Nevada local government employees are not underpaid, according to national scholars

LAS VEGAS — A study being distributed by SEIU of Nevada — claiming that the state’s local-government employees receive less compensation than comparable private-sector workers — is fatally flawed, say authors of a major national state-by-state ranking of public employee pay.

The SEIU-backed white paper is written by Rutgers Associate Prof. Jeffrey Keefe and argues that Nevada’s local-government employees receive lower combined salaries and fringe benefits than do comparable private-sector workers. But the Keefe study, say Andrew G. Biggs and Jason Richwine — themselves authors of a comprehensive look at public-employee compensation — “is fatally flawed.” Biggs is also the author of the Nevada Policy Research Institute’s 2001 study, “Reforming Nevada's Public Employees Pension Plan.”

Biggs and Richwine say the important flaws in the study include:

Wage results are not replicable. Keefe claims that Nevada local government employees receive significantly lower wages than similar private sector workers. But we are unable to replicate Keefe’s figures. Data from the Current Population Survey show that, after controlling for education, experience and other factors that affect pay, Nevada local government employees receive comparable salaries to private sector employees. Analysis using the American Community Survey shows a public employee wage premium.

Benefits data are not specific to Nevada. Even though he is purportedly studying Nevada, Keefe’s benefits data are actually averages for Arizona, Colorado, Idaho, Montana, Nevada, New Mexico, Utah, and Wyoming. Using regional averages is acceptable for minor benefit categories or for the private sector, where there is less cross-state variation. But large public-sector benefits such as pensions and health insurance can differ dramatically among states. For these benefits, it is necessary to use Nevada-specific data. Keefe’s regional average benefit numbers are simply not relevant to Nevada.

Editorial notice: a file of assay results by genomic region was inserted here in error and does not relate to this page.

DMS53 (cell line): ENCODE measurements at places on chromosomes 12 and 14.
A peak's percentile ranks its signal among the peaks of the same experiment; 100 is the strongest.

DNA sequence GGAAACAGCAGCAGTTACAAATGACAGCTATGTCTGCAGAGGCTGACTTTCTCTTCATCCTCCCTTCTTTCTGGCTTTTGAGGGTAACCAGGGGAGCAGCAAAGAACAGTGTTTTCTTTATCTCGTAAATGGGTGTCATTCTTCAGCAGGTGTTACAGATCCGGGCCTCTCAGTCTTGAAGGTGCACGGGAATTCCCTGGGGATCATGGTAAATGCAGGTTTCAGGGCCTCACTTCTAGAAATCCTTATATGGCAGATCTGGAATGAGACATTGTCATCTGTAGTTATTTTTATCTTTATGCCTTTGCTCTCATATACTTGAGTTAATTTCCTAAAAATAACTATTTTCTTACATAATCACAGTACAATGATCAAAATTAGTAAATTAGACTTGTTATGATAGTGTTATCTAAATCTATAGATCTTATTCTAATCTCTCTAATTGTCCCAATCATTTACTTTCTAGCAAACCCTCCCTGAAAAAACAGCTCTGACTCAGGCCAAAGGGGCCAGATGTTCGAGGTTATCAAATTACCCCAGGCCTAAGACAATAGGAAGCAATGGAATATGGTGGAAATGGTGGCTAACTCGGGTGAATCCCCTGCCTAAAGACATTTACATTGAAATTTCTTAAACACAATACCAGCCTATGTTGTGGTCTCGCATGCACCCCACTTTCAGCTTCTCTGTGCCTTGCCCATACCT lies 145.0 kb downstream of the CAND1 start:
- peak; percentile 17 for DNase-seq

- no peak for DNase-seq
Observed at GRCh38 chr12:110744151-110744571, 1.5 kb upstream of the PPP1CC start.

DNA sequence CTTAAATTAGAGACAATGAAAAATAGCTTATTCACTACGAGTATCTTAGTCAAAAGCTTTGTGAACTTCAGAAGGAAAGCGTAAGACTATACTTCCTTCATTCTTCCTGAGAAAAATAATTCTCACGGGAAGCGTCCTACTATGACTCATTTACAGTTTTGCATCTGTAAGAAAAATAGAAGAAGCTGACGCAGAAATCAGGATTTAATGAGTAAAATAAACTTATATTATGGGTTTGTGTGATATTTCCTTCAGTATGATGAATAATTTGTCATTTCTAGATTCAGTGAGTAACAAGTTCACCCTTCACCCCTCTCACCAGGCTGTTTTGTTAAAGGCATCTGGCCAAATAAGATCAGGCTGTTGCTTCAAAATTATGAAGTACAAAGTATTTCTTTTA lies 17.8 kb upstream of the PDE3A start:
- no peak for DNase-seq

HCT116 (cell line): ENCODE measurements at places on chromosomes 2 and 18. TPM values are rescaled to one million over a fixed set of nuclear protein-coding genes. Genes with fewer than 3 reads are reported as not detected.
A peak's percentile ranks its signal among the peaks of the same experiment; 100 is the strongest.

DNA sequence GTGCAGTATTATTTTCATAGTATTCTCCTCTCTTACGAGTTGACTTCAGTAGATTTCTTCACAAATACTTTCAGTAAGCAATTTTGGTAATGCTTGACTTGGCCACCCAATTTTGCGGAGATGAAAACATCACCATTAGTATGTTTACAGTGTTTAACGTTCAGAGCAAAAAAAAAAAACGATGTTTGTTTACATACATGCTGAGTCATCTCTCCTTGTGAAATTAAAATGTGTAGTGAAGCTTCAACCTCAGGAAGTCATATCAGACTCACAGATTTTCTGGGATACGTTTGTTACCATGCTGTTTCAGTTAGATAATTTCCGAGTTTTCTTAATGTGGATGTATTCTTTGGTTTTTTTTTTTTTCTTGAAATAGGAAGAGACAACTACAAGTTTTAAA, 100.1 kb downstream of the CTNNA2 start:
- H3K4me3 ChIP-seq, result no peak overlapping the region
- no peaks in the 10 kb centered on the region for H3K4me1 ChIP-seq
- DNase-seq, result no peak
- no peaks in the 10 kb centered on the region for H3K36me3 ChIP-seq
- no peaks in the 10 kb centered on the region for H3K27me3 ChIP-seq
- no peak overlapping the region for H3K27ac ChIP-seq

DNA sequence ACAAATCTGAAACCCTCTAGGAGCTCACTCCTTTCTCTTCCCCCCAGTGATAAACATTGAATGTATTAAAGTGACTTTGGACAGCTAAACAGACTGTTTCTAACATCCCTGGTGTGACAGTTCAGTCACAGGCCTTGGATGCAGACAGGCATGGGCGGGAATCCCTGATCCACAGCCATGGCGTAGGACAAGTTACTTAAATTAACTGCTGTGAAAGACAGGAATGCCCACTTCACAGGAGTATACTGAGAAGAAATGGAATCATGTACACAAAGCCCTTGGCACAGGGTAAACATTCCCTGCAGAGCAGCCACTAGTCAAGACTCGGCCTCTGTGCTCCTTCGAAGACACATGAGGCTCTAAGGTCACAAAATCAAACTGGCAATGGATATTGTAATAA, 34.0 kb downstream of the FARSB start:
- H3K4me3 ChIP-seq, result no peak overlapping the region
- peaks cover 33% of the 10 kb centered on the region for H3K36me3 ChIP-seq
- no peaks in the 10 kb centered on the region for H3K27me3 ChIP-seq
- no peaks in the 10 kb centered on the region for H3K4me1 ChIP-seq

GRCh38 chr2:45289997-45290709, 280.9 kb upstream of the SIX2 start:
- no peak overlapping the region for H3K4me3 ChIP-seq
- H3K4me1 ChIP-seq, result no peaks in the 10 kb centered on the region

And even Keefe’s regional comparison is wrong. It is well-known among researchers that the Employer Cost for Employee Compensation (ECEC) data set used by Keefe has two major drawbacks:

Pension compensation is undervalued. The ECEC values pension compensation based on the government’s contribution to the fund. But what states contribute in a given year has literally nothing to do with what pension benefits will be owed. The proper valuation of pension benefits comes from the risk-adjusted “normal cost” of the pension, meaning the present value of benefits accrued by workers each year, less any employee contributions.[1]

Retiree health benefits are omitted. Most Nevada local employees become eligible for some form of retiree health coverage, but the ECEC data — and, hence, Keefe’s study — omit retiree health costs entirely. Governments are required to report the value of retiree health benefits accruing to current employees. For example, the City of Reno’s actuarial valuation shows that future retiree health benefits accruing to city employees in 2013 were worth an additional 11.5% of wages.[2] By contrast, retiree health benefits in the private sector typically amount to less than 1% of wages.[3]

For all of the above reasons, Biggs and Richwine state, the Keefe study “is not a useful analysis of local government compensation in Nevada.”


Nevada Policy Research Institute 7130 Placid St., Las Vegas, NV 89119
Phone: 702-222-0642 Fax: 702-227-0927 Web site:

[1] Biggs and Richwine, “Overpaid or underpaid? A State-by-State Ranking of Public-Employee Compensation,” American Enterprise Institute, April 2014.” Also see Congressional Budget Office, “Comparing the Compensation of Federal and Private-Sector Employees.” January 2012.

[2] City of Reno, Actuarial Valuation of Other Post-Employment Benefit Programs as of July 1, 2013.

[3] Biggs and Richwine, “Overpaid or underpaid?” pp. 36-38

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